, Volume 87, Issue 1-3, pp 133-142

An interaction between dietary silicon and arginine affects immune function indicated by con-A-induced DNA synthesis of rat splenic T-lymphocytes

Purchase on Springer.com

$39.95 / €34.95 / £29.95*

Rent the article at a discount

Rent now

* Final gross prices may vary according to local VAT.

Get Access

Abstract

Sporadic reports have appeared that suggest silicon plays a functional role in immune function by affecting lymphocyte proliferation. In addition, there is also considerable interest in supplemental arginine as a modulator of immune function. Therefore, the purpose of this animal experiment was to determine the effect of supplemental compared to adequate arginine on immune function as measured by splenic T-lymphocyte proliferation in the presence of adequate or inadequate dietary silicon. The independent variables were, per gram of fresh diet, silicon supplements of 0 or 35 µg and arginine supplements of 0 or 5 mg. The basal diet contained 2.3 µg silicon/g and 7.82 mg l-arginine/g. After feeding the male rats (nine per treatment group) for 8 wk, spleen lymphoid cells were isolated and cultured with methyl-3[H]thymidine. Supplemental arginine significantly decreased Con-A-induced DNA synthesis of splenic T-lymphocytes, but the response to arginine was influenced by dietary silicon. The decreased DNA synthesis was more marked when rats were fed adequate silicon than when fed inadequate silicon. Also, when arginine was not supplemented, DNA synthesis was higher in lymphocytes from rats fed an adequate silicon diet than rats fed the inadequate silicon diet. These findings support the hypothesis that an interaction between silicon and arginine affects immune function and that inadequate dietary silicon impairs splenic lymphocyte proliferation in response to an immune challenge.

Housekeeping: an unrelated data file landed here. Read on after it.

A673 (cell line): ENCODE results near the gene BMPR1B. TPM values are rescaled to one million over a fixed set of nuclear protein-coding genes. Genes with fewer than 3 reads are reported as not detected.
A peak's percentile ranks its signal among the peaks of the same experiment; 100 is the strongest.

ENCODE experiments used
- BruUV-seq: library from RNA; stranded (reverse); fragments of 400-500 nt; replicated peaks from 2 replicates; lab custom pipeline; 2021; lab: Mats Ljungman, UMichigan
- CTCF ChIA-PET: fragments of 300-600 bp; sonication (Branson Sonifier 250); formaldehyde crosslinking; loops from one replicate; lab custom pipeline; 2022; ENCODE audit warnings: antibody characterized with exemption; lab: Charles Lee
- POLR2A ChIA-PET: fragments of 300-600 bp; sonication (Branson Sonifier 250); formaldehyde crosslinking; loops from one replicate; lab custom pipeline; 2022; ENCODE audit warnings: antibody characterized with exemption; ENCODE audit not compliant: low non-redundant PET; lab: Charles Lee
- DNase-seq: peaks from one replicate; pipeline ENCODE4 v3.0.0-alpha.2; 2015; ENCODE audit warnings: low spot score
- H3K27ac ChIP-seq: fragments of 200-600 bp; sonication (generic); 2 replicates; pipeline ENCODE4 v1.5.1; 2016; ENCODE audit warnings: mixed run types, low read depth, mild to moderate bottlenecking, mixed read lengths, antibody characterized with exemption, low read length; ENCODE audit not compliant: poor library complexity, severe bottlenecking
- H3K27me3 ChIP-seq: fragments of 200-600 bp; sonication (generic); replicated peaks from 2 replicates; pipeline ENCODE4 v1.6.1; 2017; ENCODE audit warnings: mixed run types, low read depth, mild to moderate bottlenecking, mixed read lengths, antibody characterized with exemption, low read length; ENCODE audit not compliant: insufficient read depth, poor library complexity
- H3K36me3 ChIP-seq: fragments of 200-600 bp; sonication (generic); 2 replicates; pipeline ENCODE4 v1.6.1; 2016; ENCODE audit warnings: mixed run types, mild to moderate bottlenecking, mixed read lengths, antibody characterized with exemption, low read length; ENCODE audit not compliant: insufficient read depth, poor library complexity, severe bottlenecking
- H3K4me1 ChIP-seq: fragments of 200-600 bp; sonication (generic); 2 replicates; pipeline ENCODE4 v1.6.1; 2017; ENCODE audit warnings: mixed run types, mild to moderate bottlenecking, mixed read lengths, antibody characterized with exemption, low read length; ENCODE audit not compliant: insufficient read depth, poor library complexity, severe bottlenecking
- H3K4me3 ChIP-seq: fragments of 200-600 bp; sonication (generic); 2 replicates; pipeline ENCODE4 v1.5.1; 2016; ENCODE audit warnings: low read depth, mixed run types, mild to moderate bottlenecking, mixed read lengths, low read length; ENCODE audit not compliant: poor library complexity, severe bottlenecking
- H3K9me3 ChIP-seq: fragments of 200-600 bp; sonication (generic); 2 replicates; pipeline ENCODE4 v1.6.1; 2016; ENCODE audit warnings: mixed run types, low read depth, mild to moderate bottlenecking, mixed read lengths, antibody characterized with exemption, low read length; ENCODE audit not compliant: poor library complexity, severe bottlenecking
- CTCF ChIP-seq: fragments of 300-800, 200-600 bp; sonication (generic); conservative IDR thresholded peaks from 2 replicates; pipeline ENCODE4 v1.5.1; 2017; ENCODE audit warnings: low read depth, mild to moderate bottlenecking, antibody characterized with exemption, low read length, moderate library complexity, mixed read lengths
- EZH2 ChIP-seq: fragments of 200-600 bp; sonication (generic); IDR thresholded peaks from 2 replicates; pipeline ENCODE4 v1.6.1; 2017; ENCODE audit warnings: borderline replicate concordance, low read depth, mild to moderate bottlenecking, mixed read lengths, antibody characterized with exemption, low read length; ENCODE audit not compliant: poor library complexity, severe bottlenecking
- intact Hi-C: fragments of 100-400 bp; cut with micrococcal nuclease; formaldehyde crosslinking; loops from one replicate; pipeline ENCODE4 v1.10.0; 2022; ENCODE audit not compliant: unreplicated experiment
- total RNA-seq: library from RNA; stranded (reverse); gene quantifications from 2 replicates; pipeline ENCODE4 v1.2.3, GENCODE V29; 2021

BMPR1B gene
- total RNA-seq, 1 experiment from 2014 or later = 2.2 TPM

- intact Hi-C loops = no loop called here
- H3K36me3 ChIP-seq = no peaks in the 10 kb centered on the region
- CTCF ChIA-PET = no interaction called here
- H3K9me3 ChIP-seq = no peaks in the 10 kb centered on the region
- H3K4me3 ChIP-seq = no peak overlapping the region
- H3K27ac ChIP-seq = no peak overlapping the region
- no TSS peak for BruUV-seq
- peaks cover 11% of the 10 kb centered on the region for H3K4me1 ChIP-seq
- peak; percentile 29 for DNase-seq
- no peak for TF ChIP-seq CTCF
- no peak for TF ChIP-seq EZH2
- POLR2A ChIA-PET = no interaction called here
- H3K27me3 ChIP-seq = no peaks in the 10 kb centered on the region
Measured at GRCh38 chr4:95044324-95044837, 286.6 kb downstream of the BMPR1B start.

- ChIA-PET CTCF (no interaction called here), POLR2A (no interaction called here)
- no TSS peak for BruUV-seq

The U.S. Department of Agriculture, Agricultural Research Service, Northern Plains Area is an equal opportunity/affirmative action employer, and all agency services are available without discrimination.
Mention of a trademark or proprietary product does not constitute a guarantee or warranty of the product by the U.S. Department of Agriculture and does not imply its approval to the exclusion of other products that may be suitable.